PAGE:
By a Staff Reporter
In the early days of the war a cartoon which appeared in this paper and excited much comment at the time. depicted Truth as the first casualty of the war. 1 was forcibly reminded of this after hearing the Countess of Atholl reveal what is happening to Poland and other small nations now held in thrall by nominees of the Soviet Government, and few who heard the sad story could resist the conviction that unless the San Francisco Conference is able to influence a change of heart and mind in Soviet circles then the stifling of Truth will be one of the recurring tragedies of the Peace.
The Countess was speaking at the Philosophical Hall, Leeds, on Fricley at the inaugural meeting of a branch of the League of Furopean Freedom, and calmly and incisively she told what is happening behind the battlefront in Poland, Yugoslavia, Rumania and Bulgaria, and what might have happened in Greece if British troops,had not intervened in time.
The League, she explained, was representative of .all parties and varying religious beliefs. It stood fur freedom and justice and security; the sovereignty of the nations and the right of a people to live their own lives and choose their own Government without fear, interference and domination.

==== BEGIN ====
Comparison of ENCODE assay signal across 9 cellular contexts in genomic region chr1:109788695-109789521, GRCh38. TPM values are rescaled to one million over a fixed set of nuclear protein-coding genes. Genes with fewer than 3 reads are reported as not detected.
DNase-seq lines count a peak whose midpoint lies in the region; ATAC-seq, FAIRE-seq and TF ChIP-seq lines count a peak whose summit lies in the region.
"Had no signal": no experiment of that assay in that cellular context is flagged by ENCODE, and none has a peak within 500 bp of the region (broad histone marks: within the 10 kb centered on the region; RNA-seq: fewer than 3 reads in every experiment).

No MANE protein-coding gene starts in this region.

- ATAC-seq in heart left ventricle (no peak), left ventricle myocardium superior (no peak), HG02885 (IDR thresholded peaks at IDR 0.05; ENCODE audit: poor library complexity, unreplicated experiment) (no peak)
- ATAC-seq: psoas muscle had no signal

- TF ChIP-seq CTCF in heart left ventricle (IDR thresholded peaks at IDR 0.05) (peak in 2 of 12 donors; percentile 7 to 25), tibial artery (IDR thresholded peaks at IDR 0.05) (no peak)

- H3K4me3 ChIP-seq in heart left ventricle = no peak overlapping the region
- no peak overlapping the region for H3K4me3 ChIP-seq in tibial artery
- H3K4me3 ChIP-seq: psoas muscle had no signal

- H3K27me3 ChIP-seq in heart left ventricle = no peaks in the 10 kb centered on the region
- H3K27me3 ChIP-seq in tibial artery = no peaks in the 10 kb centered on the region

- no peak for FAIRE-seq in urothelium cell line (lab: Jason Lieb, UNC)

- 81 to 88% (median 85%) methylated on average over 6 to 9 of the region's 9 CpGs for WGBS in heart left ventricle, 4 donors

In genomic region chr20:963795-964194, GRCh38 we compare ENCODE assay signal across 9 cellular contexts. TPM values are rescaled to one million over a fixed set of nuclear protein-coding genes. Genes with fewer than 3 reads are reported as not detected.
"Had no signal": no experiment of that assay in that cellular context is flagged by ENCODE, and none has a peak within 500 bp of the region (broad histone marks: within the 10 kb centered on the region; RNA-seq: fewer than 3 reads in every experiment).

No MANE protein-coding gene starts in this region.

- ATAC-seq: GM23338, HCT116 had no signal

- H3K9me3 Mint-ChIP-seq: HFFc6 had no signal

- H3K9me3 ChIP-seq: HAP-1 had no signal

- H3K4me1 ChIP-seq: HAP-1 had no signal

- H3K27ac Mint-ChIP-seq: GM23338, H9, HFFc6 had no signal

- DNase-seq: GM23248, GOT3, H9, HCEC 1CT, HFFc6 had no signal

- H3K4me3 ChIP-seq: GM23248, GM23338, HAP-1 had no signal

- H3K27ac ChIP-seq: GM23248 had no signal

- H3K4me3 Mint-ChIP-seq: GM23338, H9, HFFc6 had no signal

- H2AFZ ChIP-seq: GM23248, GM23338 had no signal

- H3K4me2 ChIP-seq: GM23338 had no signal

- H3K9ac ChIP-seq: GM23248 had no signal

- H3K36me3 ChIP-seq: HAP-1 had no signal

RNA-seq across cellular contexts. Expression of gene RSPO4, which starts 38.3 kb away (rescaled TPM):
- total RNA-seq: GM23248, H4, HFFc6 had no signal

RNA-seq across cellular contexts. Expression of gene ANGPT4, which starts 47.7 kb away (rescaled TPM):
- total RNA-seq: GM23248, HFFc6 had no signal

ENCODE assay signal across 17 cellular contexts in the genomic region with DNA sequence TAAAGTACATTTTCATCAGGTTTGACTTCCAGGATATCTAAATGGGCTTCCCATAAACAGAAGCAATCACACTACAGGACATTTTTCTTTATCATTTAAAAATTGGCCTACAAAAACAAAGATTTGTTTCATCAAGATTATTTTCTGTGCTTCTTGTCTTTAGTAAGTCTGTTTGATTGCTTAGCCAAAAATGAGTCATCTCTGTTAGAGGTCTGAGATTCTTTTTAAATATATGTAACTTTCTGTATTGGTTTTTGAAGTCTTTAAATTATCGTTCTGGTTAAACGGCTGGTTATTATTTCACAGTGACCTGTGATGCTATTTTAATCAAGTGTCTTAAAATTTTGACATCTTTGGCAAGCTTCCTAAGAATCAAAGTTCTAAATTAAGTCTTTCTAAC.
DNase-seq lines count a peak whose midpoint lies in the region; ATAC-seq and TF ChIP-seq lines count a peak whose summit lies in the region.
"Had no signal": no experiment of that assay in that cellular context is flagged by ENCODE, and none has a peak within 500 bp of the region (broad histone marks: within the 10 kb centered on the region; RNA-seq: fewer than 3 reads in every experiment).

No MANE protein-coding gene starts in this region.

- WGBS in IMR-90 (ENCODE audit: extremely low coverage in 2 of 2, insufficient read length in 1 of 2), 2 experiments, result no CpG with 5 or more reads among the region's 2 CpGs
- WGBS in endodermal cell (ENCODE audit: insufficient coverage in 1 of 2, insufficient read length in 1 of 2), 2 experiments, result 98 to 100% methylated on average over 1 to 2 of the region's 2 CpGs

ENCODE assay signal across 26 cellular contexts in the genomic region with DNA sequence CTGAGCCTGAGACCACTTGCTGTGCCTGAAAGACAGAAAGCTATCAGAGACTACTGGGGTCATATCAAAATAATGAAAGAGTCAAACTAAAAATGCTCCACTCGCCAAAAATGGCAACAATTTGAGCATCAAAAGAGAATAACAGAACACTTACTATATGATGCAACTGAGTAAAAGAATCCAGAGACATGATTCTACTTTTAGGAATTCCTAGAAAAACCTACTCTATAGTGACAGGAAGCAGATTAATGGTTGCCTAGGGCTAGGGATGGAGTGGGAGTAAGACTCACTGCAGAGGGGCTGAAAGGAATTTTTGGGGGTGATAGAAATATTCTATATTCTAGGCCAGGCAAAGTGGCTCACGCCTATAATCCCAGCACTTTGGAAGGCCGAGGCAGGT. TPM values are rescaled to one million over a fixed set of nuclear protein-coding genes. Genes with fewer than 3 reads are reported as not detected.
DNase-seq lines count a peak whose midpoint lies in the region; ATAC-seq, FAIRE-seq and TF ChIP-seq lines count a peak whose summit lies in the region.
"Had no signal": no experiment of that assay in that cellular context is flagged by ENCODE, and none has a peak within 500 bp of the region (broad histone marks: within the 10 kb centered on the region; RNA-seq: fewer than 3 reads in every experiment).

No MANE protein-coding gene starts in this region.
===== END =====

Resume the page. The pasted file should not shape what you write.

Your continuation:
There could he no peace in Europe unless founded on these democratic principles which had been laid down in the Atlantic Charter by President Roosevelt and Mr. Churchill.
The Prime Minister and Mr. Eden had affirmed their determination that Poland should be given a free choice in the election of a Government, but while the representatives of Britain, the U.S.A. and Russia were actually Meeting to help set up a Provisional Government, 15 of the Polish underground leaders had been spirited away to Moscow.
. There was still hope that if public opinion was roused in • this country justice Alight be done to Poland at the coming Coneerence. She proposed a resolution calling for the pledges ' to Poland to be honoured .and the setting Lip of an International Commission to ensure that the Polish people had a free and unfettered choice in the election of a Government.
The speakers in support of the resolution were drawn from different political patties and religious denominations. There were two Catholics, Mr. Brian Bell (chairman) and Alderman Frank O'Donnell (Labour). Ex-Alderman Eric Morrish spoke for the Liberals and Nonconformists.
Professor McLeod (Presbyterian) made a telling contribution when he asked us to draw a lesson from the face that the German people were now disowning any responsibility for the excesses of the Nazi Government.
There were only five dissentients to the resolution out of an audience of 250. Before the meeting opened the audience stood in silence for a few Minutes in homage to the late President Roosevelt.